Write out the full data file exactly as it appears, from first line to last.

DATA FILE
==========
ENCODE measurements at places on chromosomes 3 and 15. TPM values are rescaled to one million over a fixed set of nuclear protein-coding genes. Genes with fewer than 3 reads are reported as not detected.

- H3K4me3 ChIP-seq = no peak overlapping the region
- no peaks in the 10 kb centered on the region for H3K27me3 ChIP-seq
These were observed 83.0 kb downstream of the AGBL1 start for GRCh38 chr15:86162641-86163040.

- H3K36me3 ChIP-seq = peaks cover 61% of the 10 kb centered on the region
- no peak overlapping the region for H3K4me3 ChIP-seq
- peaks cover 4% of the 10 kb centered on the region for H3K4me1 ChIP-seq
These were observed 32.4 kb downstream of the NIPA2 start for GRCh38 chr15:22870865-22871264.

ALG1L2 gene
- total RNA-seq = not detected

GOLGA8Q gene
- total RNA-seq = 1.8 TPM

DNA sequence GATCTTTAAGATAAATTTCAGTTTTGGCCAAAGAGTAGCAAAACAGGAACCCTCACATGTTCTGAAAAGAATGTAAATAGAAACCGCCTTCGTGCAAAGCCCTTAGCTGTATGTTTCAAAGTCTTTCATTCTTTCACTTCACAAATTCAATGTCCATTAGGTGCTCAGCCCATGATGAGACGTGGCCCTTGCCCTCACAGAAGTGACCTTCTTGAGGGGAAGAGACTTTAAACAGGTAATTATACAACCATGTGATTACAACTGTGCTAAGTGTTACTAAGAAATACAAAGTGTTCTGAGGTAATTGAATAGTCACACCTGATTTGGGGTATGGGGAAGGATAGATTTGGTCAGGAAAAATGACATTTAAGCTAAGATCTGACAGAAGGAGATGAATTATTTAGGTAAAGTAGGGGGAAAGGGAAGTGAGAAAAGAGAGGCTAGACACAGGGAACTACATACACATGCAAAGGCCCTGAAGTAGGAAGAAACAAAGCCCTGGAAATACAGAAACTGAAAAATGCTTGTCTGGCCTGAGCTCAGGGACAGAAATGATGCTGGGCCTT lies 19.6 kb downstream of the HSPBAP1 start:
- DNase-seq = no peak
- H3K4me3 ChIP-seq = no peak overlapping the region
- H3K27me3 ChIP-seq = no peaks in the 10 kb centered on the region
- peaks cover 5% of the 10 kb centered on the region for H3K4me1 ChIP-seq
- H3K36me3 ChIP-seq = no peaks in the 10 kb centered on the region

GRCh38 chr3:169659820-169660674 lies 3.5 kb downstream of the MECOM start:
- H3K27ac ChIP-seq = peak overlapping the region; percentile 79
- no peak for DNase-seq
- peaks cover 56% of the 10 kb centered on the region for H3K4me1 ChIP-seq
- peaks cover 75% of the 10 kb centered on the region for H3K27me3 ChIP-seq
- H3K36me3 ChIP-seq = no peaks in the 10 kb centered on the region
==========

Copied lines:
ENCODE measurements at places on chromosomes 3 and 15. TPM values are rescaled to one million over a fixed set of nuclear protein-coding genes. Genes with fewer than 3 reads are reported as not detected.

- H3K4me3 ChIP-seq = no peak overlapping the region
- no peaks in the 10 kb centered on the region for H3K27me3 ChIP-seq
These were observed 83.0 kb downstream of the AGBL1 start for GRCh38 chr15:86162641-86163040.

- H3K36me3 ChIP-seq = peaks cover 61% of the 10 kb centered on the region
- no peak overlapping the region for H3K4me3 ChIP-seq
- peaks cover 4% of the 10 kb centered on the region for H3K4me1 ChIP-seq
These were observed 32.4 kb downstream of the NIPA2 start for GRCh38 chr15:22870865-22871264.

ALG1L2 gene
- total RNA-seq = not detected

GOLGA8Q gene
- total RNA-seq = 1.8 TPM

DNA sequence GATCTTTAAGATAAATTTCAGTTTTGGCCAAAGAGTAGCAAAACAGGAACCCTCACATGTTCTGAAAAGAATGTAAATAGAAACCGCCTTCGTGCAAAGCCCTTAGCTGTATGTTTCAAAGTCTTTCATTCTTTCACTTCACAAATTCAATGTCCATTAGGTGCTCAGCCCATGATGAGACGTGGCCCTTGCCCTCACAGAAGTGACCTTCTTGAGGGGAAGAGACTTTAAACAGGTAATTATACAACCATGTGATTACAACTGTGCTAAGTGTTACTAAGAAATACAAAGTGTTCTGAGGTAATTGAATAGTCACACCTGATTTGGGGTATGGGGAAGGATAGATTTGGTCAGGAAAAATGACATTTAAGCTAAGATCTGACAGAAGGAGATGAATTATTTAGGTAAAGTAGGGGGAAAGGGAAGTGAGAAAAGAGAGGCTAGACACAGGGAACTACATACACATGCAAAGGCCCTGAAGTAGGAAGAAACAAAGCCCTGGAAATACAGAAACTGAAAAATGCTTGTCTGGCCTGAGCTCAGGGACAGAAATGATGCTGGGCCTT lies 19.6 kb downstream of the HSPBAP1 start:
- DNase-seq = no peak
- H3K4me3 ChIP-seq = no peak overlapping the region
- H3K27me3 ChIP-seq = no peaks in the 10 kb centered on the region
- peaks cover 5% of the 10 kb centered on the region for H3K4me1 ChIP-seq
- H3K36me3 ChIP-seq = no peaks in the 10 kb centered on the region

GRCh38 chr3:169659820-169660674 lies 3.5 kb downstream of the MECOM start:
- H3K27ac ChIP-seq = peak overlapping the region; percentile 79
- no peak for DNase-seq
- peaks cover 56% of the 10 kb centered on the region for H3K4me1 ChIP-seq
- peaks cover 75% of the 10 kb centered on the region for H3K27me3 ChIP-seq
- H3K36me3 ChIP-seq = no peaks in the 10 kb centered on the region